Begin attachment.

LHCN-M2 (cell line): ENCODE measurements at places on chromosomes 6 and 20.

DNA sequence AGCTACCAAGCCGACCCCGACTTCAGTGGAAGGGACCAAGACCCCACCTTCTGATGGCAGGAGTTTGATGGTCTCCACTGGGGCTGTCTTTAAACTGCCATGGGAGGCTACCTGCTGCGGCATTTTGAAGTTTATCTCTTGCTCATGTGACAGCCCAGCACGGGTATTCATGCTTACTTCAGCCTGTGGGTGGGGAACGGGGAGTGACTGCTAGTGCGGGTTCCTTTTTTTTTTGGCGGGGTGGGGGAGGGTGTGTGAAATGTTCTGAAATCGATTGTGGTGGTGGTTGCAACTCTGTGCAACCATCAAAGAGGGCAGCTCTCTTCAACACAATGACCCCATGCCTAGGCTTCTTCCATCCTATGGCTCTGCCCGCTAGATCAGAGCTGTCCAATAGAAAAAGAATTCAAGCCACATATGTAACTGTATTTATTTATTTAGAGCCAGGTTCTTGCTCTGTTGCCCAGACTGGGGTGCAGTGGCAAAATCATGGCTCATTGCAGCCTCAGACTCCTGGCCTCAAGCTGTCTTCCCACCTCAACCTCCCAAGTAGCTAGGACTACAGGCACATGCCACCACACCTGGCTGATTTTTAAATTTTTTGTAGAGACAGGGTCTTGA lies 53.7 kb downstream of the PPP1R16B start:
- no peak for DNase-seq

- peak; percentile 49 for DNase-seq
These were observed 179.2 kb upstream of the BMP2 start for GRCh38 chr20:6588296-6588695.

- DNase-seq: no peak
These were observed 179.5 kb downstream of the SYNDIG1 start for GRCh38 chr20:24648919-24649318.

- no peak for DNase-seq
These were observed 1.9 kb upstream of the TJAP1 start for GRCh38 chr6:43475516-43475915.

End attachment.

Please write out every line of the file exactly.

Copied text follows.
LHCN-M2 (cell line): ENCODE measurements at places on chromosomes 6 and 20.

DNA sequence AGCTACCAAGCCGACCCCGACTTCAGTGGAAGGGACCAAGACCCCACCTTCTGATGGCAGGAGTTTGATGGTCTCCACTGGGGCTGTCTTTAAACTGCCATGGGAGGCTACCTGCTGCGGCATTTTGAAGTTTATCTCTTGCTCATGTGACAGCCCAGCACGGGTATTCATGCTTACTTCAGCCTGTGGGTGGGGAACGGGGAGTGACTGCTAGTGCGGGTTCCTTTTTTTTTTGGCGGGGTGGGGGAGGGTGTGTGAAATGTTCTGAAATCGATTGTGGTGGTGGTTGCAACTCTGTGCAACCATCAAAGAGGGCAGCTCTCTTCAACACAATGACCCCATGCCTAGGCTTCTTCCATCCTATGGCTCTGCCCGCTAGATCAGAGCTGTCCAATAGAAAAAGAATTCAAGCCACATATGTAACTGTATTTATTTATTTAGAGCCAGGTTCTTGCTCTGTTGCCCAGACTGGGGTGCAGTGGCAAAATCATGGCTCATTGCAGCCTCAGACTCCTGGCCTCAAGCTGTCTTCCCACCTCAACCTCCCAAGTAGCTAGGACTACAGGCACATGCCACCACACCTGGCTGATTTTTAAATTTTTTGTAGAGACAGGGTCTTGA lies 53.7 kb downstream of the PPP1R16B start:
- no peak for DNase-seq

- peak; percentile 49 for DNase-seq
These were observed 179.2 kb upstream of the BMP2 start for GRCh38 chr20:6588296-6588695.

- DNase-seq: no peak
These were observed 179.5 kb downstream of the SYNDIG1 start for GRCh38 chr20:24648919-24649318.

- no peak for DNase-seq
These were observed 1.9 kb upstream of the TJAP1 start for GRCh38 chr6:43475516-43475915.